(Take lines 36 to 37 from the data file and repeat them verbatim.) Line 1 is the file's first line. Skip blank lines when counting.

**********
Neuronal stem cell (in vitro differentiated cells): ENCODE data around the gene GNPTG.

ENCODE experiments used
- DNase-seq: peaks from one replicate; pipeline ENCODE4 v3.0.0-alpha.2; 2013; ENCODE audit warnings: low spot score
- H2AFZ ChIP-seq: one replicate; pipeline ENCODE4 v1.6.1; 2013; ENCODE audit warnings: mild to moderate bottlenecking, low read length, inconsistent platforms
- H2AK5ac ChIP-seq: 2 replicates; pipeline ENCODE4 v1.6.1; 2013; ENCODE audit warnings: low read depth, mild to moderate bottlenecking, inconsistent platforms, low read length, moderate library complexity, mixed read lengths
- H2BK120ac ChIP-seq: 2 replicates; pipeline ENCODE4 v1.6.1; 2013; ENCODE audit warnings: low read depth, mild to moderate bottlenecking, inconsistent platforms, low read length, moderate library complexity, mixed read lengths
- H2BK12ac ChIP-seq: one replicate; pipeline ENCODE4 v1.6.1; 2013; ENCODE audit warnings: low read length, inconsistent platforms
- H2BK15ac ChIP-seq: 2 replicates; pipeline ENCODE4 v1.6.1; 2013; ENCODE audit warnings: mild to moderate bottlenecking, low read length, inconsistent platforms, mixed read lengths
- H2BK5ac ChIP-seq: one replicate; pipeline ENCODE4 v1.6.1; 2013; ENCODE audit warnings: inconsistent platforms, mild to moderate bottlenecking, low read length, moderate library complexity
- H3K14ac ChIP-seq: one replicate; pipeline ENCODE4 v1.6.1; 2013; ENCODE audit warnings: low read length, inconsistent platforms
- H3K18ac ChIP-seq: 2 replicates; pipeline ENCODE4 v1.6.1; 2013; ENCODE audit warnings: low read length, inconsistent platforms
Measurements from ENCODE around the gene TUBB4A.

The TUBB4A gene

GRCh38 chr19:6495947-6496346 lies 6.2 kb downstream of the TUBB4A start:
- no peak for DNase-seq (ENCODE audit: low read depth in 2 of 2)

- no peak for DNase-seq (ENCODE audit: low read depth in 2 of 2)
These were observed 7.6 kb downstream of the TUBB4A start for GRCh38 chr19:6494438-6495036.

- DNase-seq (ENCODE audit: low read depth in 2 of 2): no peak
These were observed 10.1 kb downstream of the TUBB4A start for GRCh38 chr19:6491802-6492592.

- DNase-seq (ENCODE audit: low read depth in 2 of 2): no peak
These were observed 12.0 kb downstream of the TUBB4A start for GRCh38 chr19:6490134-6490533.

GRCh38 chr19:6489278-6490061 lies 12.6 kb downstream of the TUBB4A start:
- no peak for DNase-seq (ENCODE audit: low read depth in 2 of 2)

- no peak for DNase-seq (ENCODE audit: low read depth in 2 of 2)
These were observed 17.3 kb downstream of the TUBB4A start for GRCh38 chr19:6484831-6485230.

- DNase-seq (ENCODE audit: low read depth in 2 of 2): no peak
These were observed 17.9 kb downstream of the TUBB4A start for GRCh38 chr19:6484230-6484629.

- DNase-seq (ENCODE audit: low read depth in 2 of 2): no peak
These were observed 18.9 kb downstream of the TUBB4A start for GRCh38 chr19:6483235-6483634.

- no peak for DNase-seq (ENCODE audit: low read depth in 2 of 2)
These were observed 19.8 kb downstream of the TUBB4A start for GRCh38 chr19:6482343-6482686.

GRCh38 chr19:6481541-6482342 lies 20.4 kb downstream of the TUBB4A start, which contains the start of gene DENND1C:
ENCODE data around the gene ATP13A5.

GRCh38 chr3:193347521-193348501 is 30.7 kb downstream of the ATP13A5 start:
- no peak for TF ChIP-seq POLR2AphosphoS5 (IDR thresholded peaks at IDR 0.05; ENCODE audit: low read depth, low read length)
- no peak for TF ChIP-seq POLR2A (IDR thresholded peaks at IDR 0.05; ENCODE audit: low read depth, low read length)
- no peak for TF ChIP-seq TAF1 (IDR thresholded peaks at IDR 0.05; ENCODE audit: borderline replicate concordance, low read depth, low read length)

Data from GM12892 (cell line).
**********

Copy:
- no peak for TF ChIP-seq POLR2A (IDR thresholded peaks at IDR 0.05; ENCODE audit: low read depth, low read length)
- no peak for TF ChIP-seq TAF1 (IDR thresholded peaks at IDR 0.05; ENCODE audit: borderline replicate concordance, low read depth, low read length)